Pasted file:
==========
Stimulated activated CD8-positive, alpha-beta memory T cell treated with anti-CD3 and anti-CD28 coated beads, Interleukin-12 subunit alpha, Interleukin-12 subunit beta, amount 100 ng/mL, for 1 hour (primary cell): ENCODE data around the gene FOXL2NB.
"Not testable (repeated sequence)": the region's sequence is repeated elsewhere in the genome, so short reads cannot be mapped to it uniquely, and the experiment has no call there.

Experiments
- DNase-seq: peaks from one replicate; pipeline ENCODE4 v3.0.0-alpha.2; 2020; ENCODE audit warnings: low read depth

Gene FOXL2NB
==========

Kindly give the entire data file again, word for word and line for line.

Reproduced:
Stimulated activated CD8-positive, alpha-beta memory T cell treated with anti-CD3 and anti-CD28 coated beads, Interleukin-12 subunit alpha, Interleukin-12 subunit beta, amount 100 ng/mL, for 1 hour (primary cell): ENCODE data around the gene FOXL2NB.
"Not testable (repeated sequence)": the region's sequence is repeated elsewhere in the genome, so short reads cannot be mapped to it uniquely, and the experiment has no call there.

Experiments
- DNase-seq: peaks from one replicate; pipeline ENCODE4 v3.0.0-alpha.2; 2020; ENCODE audit warnings: low read depth

Gene FOXL2NB